Killer Asian hornets could invade the UK by hiding in Brits bags on holiday

Bee killing Asian hornets could be on the cusp of invading Britain as unsuspecting tourists bring the insects back from Europe.

There are concerns that the large wasp-like insects will become accidental stowaways after finding their way into holidaymakers' luggage or even in the boots of cars.

As thousands of families return from their holiday's abroad for the start of the school term it is a prime time for many of the black and yellow striped beasts to invade, reports The Sun.

In Devon, Cornwall and Dorset the Asian Hornet Action Team are urging the public to contact the group if they see evidence of Asian hornets in the area.

Signs on the continent have been advising people travelling back to Britain to check boats and vehicles on their return.

A spokesperson for Asian Hornet Action Team said: "Unsuspecting travellers could be bringing hidden Asian hornets into Britain in their vehicles and luggage, thus inadvertently releasing queen hornets that will hibernate and establish new nests here next spring."

According to the Wildlife Trust the Asian hornet, vespa velutina, preys on insects, including honey bees and other pollinators causing untold damage to the ecosystem.

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The trust says that the Asian hornets can also be "accidentally imported" through goods such as timber, soil, fruit, potted plants and cut flowers.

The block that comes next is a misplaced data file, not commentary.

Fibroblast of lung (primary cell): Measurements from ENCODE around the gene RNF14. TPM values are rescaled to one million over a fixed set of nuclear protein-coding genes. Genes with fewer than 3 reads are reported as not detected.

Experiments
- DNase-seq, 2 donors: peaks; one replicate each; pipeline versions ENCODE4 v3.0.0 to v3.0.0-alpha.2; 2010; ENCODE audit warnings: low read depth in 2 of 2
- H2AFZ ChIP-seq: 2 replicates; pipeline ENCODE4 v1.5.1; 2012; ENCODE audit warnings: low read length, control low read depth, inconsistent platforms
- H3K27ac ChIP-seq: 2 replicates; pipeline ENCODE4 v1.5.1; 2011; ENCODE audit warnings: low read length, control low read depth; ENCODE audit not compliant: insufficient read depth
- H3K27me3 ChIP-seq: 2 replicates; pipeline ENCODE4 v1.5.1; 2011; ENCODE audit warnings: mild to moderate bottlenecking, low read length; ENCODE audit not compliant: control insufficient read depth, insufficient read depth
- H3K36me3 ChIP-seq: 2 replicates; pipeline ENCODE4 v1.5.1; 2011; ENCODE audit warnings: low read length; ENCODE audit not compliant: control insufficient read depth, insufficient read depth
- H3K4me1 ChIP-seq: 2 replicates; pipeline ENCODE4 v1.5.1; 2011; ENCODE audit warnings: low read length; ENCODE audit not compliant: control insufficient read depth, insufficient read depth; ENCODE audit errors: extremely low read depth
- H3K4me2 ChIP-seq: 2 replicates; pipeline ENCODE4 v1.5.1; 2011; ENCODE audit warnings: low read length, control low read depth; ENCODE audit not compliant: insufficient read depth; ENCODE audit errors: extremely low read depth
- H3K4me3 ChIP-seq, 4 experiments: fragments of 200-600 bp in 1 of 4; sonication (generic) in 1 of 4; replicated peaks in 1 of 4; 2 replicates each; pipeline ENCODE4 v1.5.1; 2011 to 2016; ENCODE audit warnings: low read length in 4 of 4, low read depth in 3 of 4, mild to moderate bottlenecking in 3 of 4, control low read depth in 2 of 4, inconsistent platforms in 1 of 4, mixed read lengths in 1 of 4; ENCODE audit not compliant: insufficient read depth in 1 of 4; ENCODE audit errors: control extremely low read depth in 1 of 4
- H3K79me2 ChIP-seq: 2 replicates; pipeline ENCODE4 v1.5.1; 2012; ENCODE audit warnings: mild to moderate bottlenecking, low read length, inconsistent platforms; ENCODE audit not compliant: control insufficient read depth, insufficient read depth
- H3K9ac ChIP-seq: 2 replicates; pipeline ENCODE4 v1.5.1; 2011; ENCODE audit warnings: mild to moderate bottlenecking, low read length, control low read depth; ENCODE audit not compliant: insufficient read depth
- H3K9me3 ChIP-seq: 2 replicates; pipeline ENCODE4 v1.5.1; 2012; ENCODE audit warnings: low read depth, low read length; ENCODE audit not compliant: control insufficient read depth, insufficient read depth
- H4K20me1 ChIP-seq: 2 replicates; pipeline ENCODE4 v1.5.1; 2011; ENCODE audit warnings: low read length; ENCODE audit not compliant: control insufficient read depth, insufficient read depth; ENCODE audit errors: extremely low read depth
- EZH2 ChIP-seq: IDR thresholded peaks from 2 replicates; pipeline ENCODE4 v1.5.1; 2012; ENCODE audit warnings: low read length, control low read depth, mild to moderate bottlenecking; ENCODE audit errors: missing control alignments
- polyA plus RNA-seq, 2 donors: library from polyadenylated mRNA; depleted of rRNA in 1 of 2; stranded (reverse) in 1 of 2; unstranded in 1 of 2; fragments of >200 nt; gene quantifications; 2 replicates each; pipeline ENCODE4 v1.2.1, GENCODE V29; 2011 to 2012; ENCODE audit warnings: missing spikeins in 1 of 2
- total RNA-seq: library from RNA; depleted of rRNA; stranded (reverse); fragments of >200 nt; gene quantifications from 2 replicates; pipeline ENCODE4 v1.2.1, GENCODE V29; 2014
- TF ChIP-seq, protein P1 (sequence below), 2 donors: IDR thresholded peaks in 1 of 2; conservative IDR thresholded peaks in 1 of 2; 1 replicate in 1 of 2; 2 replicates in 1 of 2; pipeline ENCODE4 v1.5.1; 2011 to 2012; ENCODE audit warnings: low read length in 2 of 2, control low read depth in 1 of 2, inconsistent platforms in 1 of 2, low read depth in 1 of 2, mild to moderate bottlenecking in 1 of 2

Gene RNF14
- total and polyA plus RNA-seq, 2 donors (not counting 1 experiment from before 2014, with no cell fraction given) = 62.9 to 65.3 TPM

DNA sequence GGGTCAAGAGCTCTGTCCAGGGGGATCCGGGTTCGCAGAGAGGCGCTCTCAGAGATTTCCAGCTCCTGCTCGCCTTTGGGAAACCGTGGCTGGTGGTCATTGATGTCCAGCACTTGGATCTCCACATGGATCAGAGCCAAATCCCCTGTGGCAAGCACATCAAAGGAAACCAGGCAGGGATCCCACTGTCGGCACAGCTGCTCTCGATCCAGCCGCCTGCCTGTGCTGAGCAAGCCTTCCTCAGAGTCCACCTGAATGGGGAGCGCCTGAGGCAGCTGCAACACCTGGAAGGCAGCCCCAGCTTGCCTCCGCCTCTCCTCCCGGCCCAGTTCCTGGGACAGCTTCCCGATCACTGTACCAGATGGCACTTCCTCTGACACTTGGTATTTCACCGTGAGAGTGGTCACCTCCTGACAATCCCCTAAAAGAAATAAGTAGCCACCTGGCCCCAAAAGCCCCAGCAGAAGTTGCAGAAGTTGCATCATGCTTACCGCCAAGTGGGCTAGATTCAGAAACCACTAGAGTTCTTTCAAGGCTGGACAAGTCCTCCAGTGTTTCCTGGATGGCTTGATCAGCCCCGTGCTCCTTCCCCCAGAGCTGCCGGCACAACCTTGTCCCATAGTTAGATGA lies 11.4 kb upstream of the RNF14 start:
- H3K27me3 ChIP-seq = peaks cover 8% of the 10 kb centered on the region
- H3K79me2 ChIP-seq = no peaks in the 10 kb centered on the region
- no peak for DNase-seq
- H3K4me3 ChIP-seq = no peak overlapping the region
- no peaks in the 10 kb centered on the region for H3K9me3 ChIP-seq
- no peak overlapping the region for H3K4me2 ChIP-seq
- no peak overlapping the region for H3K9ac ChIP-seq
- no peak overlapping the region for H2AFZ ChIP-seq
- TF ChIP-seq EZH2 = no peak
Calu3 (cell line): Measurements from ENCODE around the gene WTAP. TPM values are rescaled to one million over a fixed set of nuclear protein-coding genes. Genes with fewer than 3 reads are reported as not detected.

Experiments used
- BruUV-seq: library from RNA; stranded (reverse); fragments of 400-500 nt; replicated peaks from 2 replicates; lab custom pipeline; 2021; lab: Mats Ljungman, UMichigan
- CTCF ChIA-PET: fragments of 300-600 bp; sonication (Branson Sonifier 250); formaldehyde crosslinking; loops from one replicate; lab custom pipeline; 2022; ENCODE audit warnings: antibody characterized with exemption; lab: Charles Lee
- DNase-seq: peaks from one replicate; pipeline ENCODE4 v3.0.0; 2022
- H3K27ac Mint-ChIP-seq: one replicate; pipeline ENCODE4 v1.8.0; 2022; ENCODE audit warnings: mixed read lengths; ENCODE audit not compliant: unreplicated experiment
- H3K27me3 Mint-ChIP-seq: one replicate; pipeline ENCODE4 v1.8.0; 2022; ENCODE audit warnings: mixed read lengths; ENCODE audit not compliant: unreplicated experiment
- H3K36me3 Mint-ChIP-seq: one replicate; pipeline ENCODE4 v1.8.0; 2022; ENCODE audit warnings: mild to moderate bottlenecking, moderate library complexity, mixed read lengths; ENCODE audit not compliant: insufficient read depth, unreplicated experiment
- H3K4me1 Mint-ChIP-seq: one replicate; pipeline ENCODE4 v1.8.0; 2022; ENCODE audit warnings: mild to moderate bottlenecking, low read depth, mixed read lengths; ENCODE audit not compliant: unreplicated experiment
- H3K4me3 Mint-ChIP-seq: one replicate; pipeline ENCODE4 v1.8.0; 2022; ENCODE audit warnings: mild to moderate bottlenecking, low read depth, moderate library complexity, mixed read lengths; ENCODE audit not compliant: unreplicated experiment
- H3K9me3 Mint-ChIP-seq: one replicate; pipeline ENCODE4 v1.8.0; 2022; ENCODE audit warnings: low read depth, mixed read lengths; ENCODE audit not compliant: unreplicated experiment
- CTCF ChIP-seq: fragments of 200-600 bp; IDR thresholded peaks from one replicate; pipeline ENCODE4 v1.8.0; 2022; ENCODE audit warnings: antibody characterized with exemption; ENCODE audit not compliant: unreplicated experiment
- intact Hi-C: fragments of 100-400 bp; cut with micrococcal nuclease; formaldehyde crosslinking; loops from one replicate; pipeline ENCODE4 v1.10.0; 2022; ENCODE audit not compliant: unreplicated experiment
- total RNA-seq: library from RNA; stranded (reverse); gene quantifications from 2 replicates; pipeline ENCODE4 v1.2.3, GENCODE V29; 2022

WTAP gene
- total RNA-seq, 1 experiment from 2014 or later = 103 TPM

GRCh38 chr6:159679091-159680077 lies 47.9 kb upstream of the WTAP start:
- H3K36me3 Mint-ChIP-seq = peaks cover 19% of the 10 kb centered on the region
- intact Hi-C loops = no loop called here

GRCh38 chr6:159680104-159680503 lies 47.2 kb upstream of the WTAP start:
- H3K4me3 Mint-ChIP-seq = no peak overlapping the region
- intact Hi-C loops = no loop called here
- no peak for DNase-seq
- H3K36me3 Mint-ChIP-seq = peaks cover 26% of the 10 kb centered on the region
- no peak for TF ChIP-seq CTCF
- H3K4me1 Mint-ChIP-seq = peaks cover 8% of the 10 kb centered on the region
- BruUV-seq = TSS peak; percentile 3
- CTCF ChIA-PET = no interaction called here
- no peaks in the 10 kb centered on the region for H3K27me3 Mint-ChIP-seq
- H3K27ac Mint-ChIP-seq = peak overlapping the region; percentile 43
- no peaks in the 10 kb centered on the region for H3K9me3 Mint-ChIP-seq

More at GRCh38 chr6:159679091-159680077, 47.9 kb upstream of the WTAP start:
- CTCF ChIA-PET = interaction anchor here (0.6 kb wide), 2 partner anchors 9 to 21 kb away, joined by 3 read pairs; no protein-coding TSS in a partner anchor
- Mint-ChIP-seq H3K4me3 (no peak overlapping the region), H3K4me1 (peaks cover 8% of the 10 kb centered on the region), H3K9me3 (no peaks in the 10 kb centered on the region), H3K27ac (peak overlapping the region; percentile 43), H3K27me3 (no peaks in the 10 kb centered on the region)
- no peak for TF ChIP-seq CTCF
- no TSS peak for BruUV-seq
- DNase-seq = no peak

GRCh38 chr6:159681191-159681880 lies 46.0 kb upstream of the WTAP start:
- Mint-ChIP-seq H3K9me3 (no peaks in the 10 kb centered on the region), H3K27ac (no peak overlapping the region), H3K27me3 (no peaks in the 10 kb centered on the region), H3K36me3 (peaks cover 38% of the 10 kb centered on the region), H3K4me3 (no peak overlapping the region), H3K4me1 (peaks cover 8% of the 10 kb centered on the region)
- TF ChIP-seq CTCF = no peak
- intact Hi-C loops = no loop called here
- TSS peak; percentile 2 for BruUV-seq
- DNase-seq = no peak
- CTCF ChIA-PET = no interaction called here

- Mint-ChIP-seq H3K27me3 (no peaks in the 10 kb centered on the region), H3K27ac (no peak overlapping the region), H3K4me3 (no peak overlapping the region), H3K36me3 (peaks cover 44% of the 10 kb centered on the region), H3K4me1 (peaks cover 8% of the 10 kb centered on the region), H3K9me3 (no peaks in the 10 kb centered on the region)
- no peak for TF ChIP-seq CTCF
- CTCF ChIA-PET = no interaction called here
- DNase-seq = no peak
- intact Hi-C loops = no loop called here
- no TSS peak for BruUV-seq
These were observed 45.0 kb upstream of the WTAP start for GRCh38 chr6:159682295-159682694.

The non-native Asian predatory wasp's first confirmed sighting by the National Bee Unit was in the Tetbury area of Gloucestershire in September 2016, and they were discovered in France in 2004.

The Asian hornet will prey on bees and is extremely skilled at killing them, certainly capable of eating 50 honey bees a day – but they also pose no greater risk to human health than other hornets or wasps.

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However, giant Asian hornets are regularly confused with Asian hornets – smaller insects that are less harmful to humans.

A Defra spokesperson said: “There have been no confirmed sightings of Asian giant hornets in Europe and this species must not be mistaken for the more common Asian hornet.

“While the Asian hornet has been found in the UK, these pose no greater risk to human health than a bee.”

Nature experts at Buglife have also asked people to be mindful of the British hornet which is native to the country and play an important role in the garden.

A spokesperson said: "We are concerned that native hornets are being mistaken for Asian hornets, and being killed unnecessarily."

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